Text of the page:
At the end of 1991, I took refuge with the Triple Jewel during a session for reciting the Buddha’s name. I had encountered the Buddha’s teachings only a few months earlier, and was full of curiosity, although lacking in faith.
By February and March of 1992, I wasn’t so occupied with school, so I spent considerable time observing my surroundings, trying to see how changes in my state of mind would affect the things around me. I often became deeply absorbed in the objects of my observation. Most of the mental states I initially discovered were coarse forms of greed and anger; I didn’t know of any method for directly discerning the emotionally neutral state of delusion (such as through contemplation of the five hindrances of meditation). I was just concerned with the material world and didn’t have much interest in the emotional aspect of things. The only things I wanted to know were whether ignorance really existed in a state of emotional calmness, and whether cultivation could really increase one’s wisdom.
There was one phenomenon that I had also observed as a child. Many people have probably had the same experience. If you keep looking at a (Chinese) character, it starts looking less and less like itself. It‘s quite peculiar how you can have two different perceptions of a particular character or event. When I was little, the two states seemed so vastly different I began to doubt my instinctive, everyday perception of things; and an unspeakable sense of insecurity stopped me from investigating further. By early 1992, this obstruction no longer existed. I had fewer things to fear and much more interest in the subject than when I was little.
After a period of observation, I discovered a secret. If I am looking at a large black character written with a thick brush, and I intently try to observe every part simultaneously--not only the boundary between the black strokes and the white background, but also the inner details of each stroke--when my observation is fine enough to differentiate a third of the thickness of each stroke, the character no longer resembles itself. At that point I am much more aware of the inner parts of each stroke than usual. In my usual unobservant state, I notice only the places where the black ink meets the white background; I am totally unaware of the details within each stroke, and I only the see the character as a whole. In other words, I would alternate between the two states depending on whether or not I noticed the inner details of each stroke.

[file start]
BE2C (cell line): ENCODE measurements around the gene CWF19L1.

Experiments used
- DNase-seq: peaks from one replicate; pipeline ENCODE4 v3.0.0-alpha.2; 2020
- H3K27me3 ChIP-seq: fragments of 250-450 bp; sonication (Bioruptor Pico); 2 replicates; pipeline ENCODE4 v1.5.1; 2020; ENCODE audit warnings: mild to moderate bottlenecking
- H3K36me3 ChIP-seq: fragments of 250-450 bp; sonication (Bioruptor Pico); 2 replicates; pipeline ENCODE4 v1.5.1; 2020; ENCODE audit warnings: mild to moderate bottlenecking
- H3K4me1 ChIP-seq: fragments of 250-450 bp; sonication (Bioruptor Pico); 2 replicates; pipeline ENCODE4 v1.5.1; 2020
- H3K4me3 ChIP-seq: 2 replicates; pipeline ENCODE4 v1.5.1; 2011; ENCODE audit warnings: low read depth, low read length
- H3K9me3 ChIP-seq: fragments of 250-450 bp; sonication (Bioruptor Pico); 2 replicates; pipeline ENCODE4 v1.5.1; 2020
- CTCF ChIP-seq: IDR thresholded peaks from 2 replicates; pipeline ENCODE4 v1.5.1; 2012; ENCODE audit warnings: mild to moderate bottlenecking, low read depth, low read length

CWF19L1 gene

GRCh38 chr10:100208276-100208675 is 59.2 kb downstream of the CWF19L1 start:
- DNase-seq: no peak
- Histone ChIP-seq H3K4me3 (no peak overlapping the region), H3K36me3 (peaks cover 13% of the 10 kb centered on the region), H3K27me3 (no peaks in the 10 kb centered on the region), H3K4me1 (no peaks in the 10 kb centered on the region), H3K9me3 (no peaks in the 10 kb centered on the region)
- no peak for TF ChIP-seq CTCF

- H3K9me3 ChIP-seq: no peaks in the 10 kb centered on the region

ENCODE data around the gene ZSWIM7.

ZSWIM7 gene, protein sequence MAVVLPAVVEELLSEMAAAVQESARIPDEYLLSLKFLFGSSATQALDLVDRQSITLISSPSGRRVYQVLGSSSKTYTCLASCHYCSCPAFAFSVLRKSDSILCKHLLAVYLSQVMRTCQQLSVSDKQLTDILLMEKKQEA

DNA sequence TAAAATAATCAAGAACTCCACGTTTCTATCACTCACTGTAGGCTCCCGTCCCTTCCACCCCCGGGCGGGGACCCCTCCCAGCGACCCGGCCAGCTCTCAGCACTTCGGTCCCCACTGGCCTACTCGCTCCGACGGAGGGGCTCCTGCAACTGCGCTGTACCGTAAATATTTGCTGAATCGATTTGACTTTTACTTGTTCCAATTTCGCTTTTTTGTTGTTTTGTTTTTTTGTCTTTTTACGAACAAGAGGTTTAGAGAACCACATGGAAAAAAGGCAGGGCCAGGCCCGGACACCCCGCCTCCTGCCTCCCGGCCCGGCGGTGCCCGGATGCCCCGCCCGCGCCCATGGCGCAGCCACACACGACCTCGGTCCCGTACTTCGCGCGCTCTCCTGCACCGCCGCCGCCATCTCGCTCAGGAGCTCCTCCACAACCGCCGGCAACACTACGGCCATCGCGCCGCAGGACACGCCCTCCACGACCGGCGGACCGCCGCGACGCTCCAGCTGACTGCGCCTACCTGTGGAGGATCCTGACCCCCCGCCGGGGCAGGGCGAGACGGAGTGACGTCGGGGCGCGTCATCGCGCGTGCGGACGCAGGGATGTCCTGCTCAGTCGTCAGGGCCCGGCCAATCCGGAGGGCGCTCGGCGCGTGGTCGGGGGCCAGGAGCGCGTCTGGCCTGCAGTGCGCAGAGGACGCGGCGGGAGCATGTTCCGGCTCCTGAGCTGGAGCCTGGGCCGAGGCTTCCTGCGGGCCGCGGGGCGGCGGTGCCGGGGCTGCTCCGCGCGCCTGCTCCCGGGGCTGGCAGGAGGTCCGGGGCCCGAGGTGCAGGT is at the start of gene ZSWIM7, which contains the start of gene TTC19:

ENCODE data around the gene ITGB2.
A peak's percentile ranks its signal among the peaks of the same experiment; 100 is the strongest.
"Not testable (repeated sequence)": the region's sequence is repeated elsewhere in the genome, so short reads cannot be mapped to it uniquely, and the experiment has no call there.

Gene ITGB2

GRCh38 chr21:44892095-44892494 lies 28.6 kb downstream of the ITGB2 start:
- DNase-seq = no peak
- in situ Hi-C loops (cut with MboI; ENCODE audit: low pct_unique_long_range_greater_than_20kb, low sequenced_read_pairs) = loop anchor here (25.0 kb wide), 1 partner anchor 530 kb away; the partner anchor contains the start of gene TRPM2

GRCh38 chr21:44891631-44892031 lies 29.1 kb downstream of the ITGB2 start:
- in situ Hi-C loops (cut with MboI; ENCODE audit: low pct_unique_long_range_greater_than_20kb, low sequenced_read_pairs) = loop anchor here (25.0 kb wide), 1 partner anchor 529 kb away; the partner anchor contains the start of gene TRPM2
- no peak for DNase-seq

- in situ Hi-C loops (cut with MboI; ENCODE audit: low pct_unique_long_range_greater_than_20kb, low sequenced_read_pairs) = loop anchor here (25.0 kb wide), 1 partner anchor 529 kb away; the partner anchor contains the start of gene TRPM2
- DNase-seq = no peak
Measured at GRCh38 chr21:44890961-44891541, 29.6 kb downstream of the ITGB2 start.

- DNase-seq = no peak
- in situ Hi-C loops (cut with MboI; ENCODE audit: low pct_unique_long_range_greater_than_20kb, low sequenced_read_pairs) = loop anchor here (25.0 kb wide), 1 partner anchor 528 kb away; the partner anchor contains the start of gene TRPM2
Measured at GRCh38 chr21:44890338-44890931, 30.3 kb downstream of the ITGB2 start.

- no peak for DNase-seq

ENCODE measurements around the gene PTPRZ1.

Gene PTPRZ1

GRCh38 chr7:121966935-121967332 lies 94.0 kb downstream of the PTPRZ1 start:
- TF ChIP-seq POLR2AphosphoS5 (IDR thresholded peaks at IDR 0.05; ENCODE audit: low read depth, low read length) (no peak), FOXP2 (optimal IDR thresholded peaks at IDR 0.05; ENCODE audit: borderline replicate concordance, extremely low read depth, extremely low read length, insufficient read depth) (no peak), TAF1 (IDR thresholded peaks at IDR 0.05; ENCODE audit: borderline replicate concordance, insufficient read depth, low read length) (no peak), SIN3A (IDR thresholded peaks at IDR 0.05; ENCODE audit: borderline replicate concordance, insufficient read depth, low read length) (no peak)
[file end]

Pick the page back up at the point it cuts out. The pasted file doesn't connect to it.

When I observed the details of the transition between the two experiences, I was astonished, because it meant that I couldn’t be so certain that “what the eyes see is real.” If our mental perception changes, we might see many everyday matters and ideas that we take for granted in a different light. At that point I vaguely felt that ignorance did exist, and that it could be eliminated through cultivation. That’s when I began to have faith in the Buddhadharma. My understanding was definitely much less advanced during the recitation session a few months earlier. Seeing everyone get up before dawn to recite the Buddha’s name seemed very bitter to me. I didn’t realize that it was absolutely necessary. Before I left, I asked one of the nuns, “Dharma Master, how often do you get a holiday so you can rest?” Her reply was, “We do this day in and day out.”